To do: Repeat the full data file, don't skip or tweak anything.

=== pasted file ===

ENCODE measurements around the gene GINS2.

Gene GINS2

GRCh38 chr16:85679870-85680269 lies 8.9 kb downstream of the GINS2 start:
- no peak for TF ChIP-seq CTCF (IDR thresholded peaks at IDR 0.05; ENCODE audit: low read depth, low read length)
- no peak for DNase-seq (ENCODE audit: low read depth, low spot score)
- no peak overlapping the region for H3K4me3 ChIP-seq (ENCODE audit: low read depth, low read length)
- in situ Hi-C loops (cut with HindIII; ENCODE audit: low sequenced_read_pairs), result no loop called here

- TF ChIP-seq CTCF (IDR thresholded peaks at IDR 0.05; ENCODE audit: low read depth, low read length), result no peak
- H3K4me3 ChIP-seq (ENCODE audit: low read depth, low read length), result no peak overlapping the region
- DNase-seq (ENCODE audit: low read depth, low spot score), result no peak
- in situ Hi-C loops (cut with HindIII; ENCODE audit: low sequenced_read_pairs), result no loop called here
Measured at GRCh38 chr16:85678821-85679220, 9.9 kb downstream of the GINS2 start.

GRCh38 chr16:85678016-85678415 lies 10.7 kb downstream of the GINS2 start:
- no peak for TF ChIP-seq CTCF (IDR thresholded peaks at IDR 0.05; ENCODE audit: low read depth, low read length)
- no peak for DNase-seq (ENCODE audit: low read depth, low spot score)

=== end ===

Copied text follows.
ENCODE measurements around the gene GINS2.

Gene GINS2

GRCh38 chr16:85679870-85680269 lies 8.9 kb downstream of the GINS2 start:
- no peak for TF ChIP-seq CTCF (IDR thresholded peaks at IDR 0.05; ENCODE audit: low read depth, low read length)
- no peak for DNase-seq (ENCODE audit: low read depth, low spot score)
- no peak overlapping the region for H3K4me3 ChIP-seq (ENCODE audit: low read depth, low read length)
- in situ Hi-C loops (cut with HindIII; ENCODE audit: low sequenced_read_pairs), result no loop called here

- TF ChIP-seq CTCF (IDR thresholded peaks at IDR 0.05; ENCODE audit: low read depth, low read length), result no peak
- H3K4me3 ChIP-seq (ENCODE audit: low read depth, low read length), result no peak overlapping the region
- DNase-seq (ENCODE audit: low read depth, low spot score), result no peak
- in situ Hi-C loops (cut with HindIII; ENCODE audit: low sequenced_read_pairs), result no loop called here
Measured at GRCh38 chr16:85678821-85679220, 9.9 kb downstream of the GINS2 start.

GRCh38 chr16:85678016-85678415 lies 10.7 kb downstream of the GINS2 start:
- no peak for TF ChIP-seq CTCF (IDR thresholded peaks at IDR 0.05; ENCODE audit: low read depth, low read length)
- no peak for DNase-seq (ENCODE audit: low read depth, low spot score)